Texas Health Resources is advancing the science of well-being to keep you healthier. From job satisfaction to social relationships to lifestyle habits, every aspect of your life affects well-being. This is the first of a four-part series.
What is the key to your well-being? Truth is, it’s a collection of factors that should co-exist peacefully in your life for you to achieve the most personal benefit. And these fundamentals are backed by scientific fact.
Your immune system is directly affected by your social relationships.
Social relationships — both in quality and quantity — affect mental and physical health, behavior, and mortality risk. For better or for worse, studies show that social relationships have both short- and long-term effects on health.
It’s probably not a surprise that close friendships are good for our physiological health — but there is science behind this well-known truth now, too. Tricia Nguyen, M.D., executive vice president of population health and president of Texas Health Population Health, Education & Innovation Center explains, “these relationships serve as a buffer during tough times, which improves cardiovascular functioning and decreases stress levels.
Conversely, people with very few social ties have nearly twice the risk of dying from heart disease and are twice as likely to catch colds — even taking into account that they have less exposure to germs that come from frequent social contact. It’s a proven fact; your friends really are good for your heart.”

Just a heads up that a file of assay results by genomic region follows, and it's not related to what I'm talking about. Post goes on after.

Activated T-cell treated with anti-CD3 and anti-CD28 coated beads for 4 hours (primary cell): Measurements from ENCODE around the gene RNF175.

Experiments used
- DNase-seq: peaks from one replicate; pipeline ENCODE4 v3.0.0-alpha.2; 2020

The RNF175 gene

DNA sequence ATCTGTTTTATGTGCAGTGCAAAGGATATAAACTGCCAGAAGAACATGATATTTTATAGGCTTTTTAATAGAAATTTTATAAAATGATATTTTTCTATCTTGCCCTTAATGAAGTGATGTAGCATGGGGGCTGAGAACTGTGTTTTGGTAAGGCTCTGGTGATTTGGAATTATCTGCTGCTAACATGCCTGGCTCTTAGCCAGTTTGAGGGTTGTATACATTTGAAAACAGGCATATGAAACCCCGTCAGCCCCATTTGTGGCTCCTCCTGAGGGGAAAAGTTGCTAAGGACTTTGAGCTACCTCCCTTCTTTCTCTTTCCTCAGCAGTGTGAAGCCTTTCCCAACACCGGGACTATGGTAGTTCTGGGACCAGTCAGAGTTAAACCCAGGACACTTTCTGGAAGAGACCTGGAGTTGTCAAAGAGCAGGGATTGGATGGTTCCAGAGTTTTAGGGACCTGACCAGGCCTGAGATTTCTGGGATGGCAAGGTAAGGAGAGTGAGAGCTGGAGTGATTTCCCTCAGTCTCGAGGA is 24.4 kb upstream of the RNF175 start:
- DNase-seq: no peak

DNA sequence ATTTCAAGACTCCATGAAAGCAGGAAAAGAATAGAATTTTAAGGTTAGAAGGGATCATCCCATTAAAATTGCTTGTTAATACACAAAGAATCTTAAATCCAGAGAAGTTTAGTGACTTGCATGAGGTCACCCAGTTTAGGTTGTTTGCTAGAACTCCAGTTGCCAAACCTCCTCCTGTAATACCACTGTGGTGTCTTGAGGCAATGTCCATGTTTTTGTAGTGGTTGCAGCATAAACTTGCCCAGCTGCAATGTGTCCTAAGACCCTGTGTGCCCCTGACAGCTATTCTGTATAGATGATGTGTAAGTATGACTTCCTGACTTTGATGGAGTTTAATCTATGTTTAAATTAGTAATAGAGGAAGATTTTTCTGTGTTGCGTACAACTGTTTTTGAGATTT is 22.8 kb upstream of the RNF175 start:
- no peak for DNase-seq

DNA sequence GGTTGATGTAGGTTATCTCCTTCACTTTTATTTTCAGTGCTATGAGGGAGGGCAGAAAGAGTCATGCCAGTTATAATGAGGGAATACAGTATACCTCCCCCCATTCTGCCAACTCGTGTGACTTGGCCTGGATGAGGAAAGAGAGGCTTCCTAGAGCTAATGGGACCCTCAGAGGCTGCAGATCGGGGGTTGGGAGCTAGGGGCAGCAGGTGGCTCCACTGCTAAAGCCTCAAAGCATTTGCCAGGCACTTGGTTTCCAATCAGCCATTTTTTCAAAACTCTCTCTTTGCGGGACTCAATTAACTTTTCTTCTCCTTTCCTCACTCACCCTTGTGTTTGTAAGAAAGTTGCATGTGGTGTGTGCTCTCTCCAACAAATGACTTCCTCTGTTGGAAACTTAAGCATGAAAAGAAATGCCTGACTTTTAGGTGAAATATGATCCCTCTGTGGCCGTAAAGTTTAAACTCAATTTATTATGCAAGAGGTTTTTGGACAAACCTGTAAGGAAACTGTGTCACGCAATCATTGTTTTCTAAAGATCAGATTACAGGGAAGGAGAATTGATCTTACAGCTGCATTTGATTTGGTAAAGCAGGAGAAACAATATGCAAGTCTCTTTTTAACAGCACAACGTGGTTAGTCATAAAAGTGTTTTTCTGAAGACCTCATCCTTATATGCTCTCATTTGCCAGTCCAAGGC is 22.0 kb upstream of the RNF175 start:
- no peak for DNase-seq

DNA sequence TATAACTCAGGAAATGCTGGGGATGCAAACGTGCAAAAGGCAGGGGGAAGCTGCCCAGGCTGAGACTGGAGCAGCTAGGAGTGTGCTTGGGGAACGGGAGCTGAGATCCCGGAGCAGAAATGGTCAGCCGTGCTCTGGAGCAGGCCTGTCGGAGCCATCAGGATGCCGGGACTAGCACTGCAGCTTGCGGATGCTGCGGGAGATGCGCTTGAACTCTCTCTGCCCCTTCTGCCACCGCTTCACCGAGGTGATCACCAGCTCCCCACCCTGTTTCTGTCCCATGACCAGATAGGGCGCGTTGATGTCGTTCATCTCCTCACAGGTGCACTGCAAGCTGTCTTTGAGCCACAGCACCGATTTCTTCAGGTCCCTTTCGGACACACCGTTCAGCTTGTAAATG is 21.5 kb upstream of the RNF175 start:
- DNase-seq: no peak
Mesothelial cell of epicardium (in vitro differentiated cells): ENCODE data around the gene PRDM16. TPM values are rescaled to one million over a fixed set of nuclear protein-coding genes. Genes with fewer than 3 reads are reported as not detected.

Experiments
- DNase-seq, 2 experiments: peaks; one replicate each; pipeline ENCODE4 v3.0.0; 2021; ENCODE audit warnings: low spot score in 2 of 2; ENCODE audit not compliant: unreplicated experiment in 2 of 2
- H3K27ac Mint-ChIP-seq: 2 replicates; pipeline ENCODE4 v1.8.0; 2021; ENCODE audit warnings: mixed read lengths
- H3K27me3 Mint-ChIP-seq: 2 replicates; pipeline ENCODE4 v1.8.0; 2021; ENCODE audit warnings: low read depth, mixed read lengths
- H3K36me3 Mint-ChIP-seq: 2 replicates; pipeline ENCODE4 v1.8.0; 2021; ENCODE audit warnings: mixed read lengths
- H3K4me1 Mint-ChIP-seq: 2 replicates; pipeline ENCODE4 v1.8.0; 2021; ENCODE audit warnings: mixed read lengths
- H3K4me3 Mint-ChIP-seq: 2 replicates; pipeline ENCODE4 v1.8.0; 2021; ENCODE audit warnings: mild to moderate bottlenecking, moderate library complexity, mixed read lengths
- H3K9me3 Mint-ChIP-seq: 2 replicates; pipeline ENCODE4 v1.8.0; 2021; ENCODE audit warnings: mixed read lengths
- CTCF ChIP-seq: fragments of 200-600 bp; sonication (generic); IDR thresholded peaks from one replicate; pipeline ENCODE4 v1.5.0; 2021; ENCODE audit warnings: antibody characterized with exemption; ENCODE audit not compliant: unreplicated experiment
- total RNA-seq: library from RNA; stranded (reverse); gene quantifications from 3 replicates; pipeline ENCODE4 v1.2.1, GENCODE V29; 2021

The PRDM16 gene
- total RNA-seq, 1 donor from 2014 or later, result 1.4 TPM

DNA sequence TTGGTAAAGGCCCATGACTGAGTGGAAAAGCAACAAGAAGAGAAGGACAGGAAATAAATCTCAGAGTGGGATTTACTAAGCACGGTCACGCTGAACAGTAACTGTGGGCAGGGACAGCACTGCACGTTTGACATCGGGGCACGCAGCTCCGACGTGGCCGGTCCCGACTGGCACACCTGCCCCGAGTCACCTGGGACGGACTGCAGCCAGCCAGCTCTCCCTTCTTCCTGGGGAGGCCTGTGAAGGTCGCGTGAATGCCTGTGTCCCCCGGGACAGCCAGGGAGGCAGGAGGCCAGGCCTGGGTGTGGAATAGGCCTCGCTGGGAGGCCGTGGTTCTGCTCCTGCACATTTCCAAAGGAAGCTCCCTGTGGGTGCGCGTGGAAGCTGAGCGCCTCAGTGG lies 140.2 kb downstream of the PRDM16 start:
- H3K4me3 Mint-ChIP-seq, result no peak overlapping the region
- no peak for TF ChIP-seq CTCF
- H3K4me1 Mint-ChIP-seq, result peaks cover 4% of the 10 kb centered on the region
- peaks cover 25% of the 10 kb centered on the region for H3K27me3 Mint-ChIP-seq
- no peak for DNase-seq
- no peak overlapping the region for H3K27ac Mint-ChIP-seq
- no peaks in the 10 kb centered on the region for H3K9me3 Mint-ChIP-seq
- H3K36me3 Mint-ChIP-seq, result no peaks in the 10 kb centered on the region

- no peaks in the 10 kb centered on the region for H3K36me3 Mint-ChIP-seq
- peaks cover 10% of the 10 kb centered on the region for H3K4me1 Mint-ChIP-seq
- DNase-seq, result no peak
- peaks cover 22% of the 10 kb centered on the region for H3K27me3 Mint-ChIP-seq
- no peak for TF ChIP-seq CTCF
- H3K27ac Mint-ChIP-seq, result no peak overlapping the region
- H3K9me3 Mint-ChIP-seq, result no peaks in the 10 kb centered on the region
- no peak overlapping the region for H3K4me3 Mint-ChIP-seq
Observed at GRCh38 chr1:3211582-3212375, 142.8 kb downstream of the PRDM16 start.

And, when “life happens,” positive close relationships also help us heal faster. In one study of married couples, researchers divided the groups into those who reported have a “hostile” marriage and those who reported that their marriage was positive and supportive.
Each group had similar wounds, but the time it took to heal from those wounds was drastically different: the group of people in hostile marriages took twice as long to heal than the happy group did. Twice as long! What does this say about how your relationships help you recover from all the bumps and bruises in life?
Scientists have also found that proximity matters when it comes to friendship and your well-being. A friend who lives closer has more impact on your well-being than one who lives even a few miles away. When you and a friend have a third mutual friend in common, that influences your well-being even more, researchers say. Our entire network has a great influence on our personal well-being. Is it time to hug your friends just a little closer?
Read more about the science behind it:
- Umberson, Debra. Karas Montez, Jennifer. “Social Relationships and Health: A Flashpoint for Health Policy.“ Journal of Health and Social Behavior NIH Public Access
- Chapman, Daniel P., Perry, Geraldine S., Strine, Tara W. “The Vital Link Between Chronic Disease and Depressive Disorders.” Preventative Chronic Disease. 2005; 2:1-10. National Center for Biotechnology Information
For more information, visit TexasHealth.org/Well-Being.